ADVANCED EQUINE HEALTH CARE

VET3AEH

2018

Credit points: 15

Subject outline

In this subject, students deepen and apply clinically their underpinning equine health knowledge, by learning how to plan and provide for the nursing care needs of equine patients, and to work as an effective team with equine veterinarians. From a veterinary nursing perspective, students will examine legal and ethical impacts on the equine sector to help prepare them for ethically and legally challenging decisions and for ensuring that the advice they give to owners is appropriate. Students will integrate the husbandry requirements of horses with health and nursing knowledge to plan holistic individually tailored patient care. Students will also plan how to create and implement evidence based infection control protocols, including for serious zoonotic diseases. Finally, students will learn about equine reproduction and the knowledge and skills required for veterinary nurses to play an active role in assisting with equine reproductive care and management.



SchoolSchool of Life Sciences

Credit points15

Subject Co-ordinatorAnthony Gendall

Available to Study Abroad StudentsNo

Subject year levelYear Level 3 - UG

Exchange StudentsNo

Subject particulars

Subject rules

Prerequisites Students must be admitted into SBVN and have passed VET2IAN and VET2PVN.

Co-requisitesN/A

Incompatible subjectsN/A

Equivalent subjectsN/A

Special conditionsN/A

Readings

Resource TypeTitleResource RequirementAuthor and YearPublisher
ReadingsEquine Veterinary Nursing, 2nd Edn.PrescribedCoumbe, K. (Ed) (2012)Wiley-Blackwell

Graduate capabilities & intended learning outcomes

01. Critique the legal and ethical influences impacting current controversial areas within the equine sector

Activities:
Students undertake readings via links to legislation and codes relevant to the equine sector. During the workshop, student teams work through a range of equine sector case studies, and discuss what is legally and ethically sound, and what is not. The tutor then leads a whole class discussion on these areas, ensuring that students are respectfully allowed to voice their personal opinions to their peers, but, that they also need to justify these with a sound evidence base.

02. Plan and manage veterinary nursing care for a range of equine life stages, health conditions and procedures

Activities:
Students undertake readings on the husbandry requirements of a range of horses, of differing sex, life stages, and uses (e.g. racing thoroughbred vs. children's pony). They also read up on a range of common equine health conditions and procedures. During the workshops, the students learn more from the tutor regarding a number of health conditions. Student teams then plan together for the nursing care of a number of equine case studies, by integrating their underpinning knowledge of the husbandry, health and procedural requirements of the horses involved.

03. Develop protocols for infectious and zoonotic diseases

Activities:
Students undertake readings and watch videos on a number of infectious and zoonotic equine diseases. Individual students develop an evidence based protocol on an infectious or zoonotic disease of interest. They then develop educational materials suitable for a veterinary team, on how to implement this protocol. Students share these materials with their peers.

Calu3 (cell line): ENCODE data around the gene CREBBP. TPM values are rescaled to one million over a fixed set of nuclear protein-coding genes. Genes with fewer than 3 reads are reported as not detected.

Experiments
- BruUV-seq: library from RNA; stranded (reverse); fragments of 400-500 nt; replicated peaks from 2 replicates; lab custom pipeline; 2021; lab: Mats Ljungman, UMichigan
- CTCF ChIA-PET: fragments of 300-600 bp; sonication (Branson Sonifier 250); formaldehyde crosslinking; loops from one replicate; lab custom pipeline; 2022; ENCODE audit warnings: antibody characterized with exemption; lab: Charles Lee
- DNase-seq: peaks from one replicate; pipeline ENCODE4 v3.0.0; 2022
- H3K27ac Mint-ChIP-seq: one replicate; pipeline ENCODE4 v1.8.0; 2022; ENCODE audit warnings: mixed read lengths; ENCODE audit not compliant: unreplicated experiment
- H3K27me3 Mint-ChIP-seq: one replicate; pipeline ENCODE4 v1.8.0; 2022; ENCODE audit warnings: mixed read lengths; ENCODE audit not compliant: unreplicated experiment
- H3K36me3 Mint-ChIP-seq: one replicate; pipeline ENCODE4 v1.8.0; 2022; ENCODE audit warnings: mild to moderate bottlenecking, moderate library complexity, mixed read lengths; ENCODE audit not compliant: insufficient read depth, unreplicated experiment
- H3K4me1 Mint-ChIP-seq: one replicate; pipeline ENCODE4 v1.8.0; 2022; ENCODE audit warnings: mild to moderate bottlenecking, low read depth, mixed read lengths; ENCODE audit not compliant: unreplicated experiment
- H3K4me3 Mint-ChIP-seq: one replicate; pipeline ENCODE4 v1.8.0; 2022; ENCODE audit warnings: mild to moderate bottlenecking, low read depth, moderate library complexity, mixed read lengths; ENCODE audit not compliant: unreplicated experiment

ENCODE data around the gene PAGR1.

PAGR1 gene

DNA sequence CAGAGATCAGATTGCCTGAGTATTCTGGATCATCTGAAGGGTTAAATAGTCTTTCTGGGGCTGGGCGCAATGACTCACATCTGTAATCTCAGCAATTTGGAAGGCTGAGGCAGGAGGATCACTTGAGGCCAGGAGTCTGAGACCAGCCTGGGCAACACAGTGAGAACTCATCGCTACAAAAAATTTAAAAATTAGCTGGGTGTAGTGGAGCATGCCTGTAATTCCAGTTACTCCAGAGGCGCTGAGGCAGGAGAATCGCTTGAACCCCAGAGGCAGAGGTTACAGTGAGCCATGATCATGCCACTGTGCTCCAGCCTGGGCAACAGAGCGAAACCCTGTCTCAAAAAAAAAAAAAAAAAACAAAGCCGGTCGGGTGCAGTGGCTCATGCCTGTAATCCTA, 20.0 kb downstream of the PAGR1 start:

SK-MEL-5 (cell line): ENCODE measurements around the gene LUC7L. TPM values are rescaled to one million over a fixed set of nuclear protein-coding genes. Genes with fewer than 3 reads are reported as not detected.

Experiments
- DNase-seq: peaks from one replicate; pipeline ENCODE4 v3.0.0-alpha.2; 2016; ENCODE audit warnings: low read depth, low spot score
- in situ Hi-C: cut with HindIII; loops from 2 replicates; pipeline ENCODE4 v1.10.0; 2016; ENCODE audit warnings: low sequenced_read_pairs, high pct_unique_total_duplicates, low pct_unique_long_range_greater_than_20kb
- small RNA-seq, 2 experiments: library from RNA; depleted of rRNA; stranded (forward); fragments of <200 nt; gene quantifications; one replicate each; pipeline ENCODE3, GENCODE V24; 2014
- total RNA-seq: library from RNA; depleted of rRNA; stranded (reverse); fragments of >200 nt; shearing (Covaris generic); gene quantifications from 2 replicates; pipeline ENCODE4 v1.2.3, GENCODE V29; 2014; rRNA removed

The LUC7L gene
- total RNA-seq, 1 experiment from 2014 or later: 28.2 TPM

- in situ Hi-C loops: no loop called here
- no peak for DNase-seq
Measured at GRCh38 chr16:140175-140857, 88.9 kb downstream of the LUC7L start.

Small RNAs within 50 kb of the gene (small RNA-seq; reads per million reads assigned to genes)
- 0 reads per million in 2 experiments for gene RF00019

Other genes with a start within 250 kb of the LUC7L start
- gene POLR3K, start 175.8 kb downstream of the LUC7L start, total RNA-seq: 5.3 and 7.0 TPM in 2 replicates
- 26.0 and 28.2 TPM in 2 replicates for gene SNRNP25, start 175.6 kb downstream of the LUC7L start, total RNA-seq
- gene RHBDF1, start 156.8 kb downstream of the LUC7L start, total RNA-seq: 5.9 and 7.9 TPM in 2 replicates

04. Examine the nursing care requirements of the pre, peri and post-operative surgical period of equine species

Activities:
Students undertake readings on a range of common equine surgical procedures. During a workshop, the lecturer shares case studies of equine surgical patients, and the care that they required. Student teams then plan the nursing care requirements for a number of case studies, and these are then reviewed by the class as a whole, under the tutor's guidance.

05. Research the role of a veterinary nurse who cares for mares and neonates

Activities:
Students undertake a site visit to an equine stud. They learn about all the various areas of the stud, and the role of the veterinary nurse in this context.

Subject options

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Start date between: and    Key dates

Epping, 2018, Semester 1, Blended

Overview

Online enrolmentYes

Maximum enrolment sizeN/A

Enrolment information

Subject Instance Co-ordinatorAnthony Gendall

Class requirements

WorkShop Week: 10 - 22
One 5.0 hours workshop every two weeks on weekdays during the day from week 10 to week 22 and delivered via face-to-face.
"Workshop"

Placement - Off Site Week: 10 - 22
Six 7.5 hours placement - off site per study period on any day including weekend from week 10 to week 22 and delivered via face-to-face.
"WIL Placement. Roster-dependent."

Unscheduled Online Class Week: 10 - 22
One 1.0 hours unscheduled online class per week on any day including weekend from week 10 to week 22 and delivered via online.
"Delivered as reading material, quizzes, video clips."

Assessments

Assessment elementComments% ILO*
5 x 10 min pre-workshop online quizzes (850 words equivalent)4% each Fortnightly 20 01, 02, 03, 04, 05
1.5 hour written end of semester examination (1500 words equivalent)Held during examination period30 02, 04, 05
Ethics and welfare assignment (1400 words equivalent)Critique the legal and ethical considerations of a health care related aspect of the equine sector (1400 words)35 01
20 min team presentation (600 words equivalent/student)Design an evidence-based protocol for the nursing care of an equine patient with an infectious or zoonotic disease Student teams are to present this in a format suitable for educating other staff members (e.g., a short video, powerpoint presentation or pamphlet (600 words equivalent).15 03